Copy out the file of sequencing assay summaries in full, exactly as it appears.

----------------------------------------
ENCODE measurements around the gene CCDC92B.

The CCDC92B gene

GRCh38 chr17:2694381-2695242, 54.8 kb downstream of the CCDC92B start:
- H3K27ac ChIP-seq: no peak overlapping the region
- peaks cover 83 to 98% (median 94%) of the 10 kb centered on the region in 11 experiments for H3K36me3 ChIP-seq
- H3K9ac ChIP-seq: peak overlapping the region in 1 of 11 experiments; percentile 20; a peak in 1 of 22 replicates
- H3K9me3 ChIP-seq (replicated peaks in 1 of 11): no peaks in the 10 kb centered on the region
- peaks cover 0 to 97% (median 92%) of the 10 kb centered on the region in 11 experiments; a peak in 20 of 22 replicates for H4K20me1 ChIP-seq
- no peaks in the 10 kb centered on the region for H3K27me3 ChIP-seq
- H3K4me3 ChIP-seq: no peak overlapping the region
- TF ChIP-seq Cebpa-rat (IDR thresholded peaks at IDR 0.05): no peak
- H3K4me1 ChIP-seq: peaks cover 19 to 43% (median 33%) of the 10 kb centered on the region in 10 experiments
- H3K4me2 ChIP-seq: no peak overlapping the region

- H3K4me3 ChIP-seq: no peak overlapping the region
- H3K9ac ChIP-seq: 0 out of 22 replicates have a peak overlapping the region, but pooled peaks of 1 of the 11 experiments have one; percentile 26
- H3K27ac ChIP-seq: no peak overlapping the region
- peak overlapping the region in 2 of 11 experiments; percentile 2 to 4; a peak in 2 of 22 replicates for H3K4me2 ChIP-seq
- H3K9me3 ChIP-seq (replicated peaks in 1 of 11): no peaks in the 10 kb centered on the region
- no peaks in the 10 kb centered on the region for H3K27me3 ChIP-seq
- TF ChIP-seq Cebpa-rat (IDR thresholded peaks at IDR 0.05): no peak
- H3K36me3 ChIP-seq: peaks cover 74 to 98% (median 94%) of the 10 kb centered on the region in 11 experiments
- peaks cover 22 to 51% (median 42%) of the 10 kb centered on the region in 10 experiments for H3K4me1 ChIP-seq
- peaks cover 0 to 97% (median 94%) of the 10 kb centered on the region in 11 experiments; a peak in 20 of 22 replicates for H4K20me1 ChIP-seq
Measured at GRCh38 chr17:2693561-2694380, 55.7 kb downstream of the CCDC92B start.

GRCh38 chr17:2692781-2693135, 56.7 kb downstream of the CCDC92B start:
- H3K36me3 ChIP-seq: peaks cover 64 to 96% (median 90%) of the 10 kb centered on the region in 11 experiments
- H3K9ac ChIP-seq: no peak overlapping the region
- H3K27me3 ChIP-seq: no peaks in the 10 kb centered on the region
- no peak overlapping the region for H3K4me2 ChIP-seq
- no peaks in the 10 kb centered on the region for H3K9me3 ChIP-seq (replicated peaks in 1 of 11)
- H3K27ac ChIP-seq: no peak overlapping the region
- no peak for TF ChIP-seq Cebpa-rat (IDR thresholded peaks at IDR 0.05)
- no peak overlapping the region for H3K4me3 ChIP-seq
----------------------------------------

ENCODE measurements around the gene CCDC92B.

The CCDC92B gene

GRCh38 chr17:2694381-2695242, 54.8 kb downstream of the CCDC92B start:
- H3K27ac ChIP-seq: no peak overlapping the region
- peaks cover 83 to 98% (median 94%) of the 10 kb centered on the region in 11 experiments for H3K36me3 ChIP-seq
- H3K9ac ChIP-seq: peak overlapping the region in 1 of 11 experiments; percentile 20; a peak in 1 of 22 replicates
- H3K9me3 ChIP-seq (replicated peaks in 1 of 11): no peaks in the 10 kb centered on the region
- peaks cover 0 to 97% (median 92%) of the 10 kb centered on the region in 11 experiments; a peak in 20 of 22 replicates for H4K20me1 ChIP-seq
- no peaks in the 10 kb centered on the region for H3K27me3 ChIP-seq
- H3K4me3 ChIP-seq: no peak overlapping the region
- TF ChIP-seq Cebpa-rat (IDR thresholded peaks at IDR 0.05): no peak
- H3K4me1 ChIP-seq: peaks cover 19 to 43% (median 33%) of the 10 kb centered on the region in 10 experiments
- H3K4me2 ChIP-seq: no peak overlapping the region

- H3K4me3 ChIP-seq: no peak overlapping the region
- H3K9ac ChIP-seq: 0 out of 22 replicates have a peak overlapping the region, but pooled peaks of 1 of the 11 experiments have one; percentile 26
- H3K27ac ChIP-seq: no peak overlapping the region
- peak overlapping the region in 2 of 11 experiments; percentile 2 to 4; a peak in 2 of 22 replicates for H3K4me2 ChIP-seq
- H3K9me3 ChIP-seq (replicated peaks in 1 of 11): no peaks in the 10 kb centered on the region
- no peaks in the 10 kb centered on the region for H3K27me3 ChIP-seq
- TF ChIP-seq Cebpa-rat (IDR thresholded peaks at IDR 0.05): no peak
- H3K36me3 ChIP-seq: peaks cover 74 to 98% (median 94%) of the 10 kb centered on the region in 11 experiments
- peaks cover 22 to 51% (median 42%) of the 10 kb centered on the region in 10 experiments for H3K4me1 ChIP-seq
- peaks cover 0 to 97% (median 94%) of the 10 kb centered on the region in 11 experiments; a peak in 20 of 22 replicates for H4K20me1 ChIP-seq
Measured at GRCh38 chr17:2693561-2694380, 55.7 kb downstream of the CCDC92B start.

GRCh38 chr17:2692781-2693135, 56.7 kb downstream of the CCDC92B start:
- H3K36me3 ChIP-seq: peaks cover 64 to 96% (median 90%) of the 10 kb centered on the region in 11 experiments
- H3K9ac ChIP-seq: no peak overlapping the region
- H3K27me3 ChIP-seq: no peaks in the 10 kb centered on the region
- no peak overlapping the region for H3K4me2 ChIP-seq
- no peaks in the 10 kb centered on the region for H3K9me3 ChIP-seq (replicated peaks in 1 of 11)
- H3K27ac ChIP-seq: no peak overlapping the region
- no peak for TF ChIP-seq Cebpa-rat (IDR thresholded peaks at IDR 0.05)
- no peak overlapping the region for H3K4me3 ChIP-seq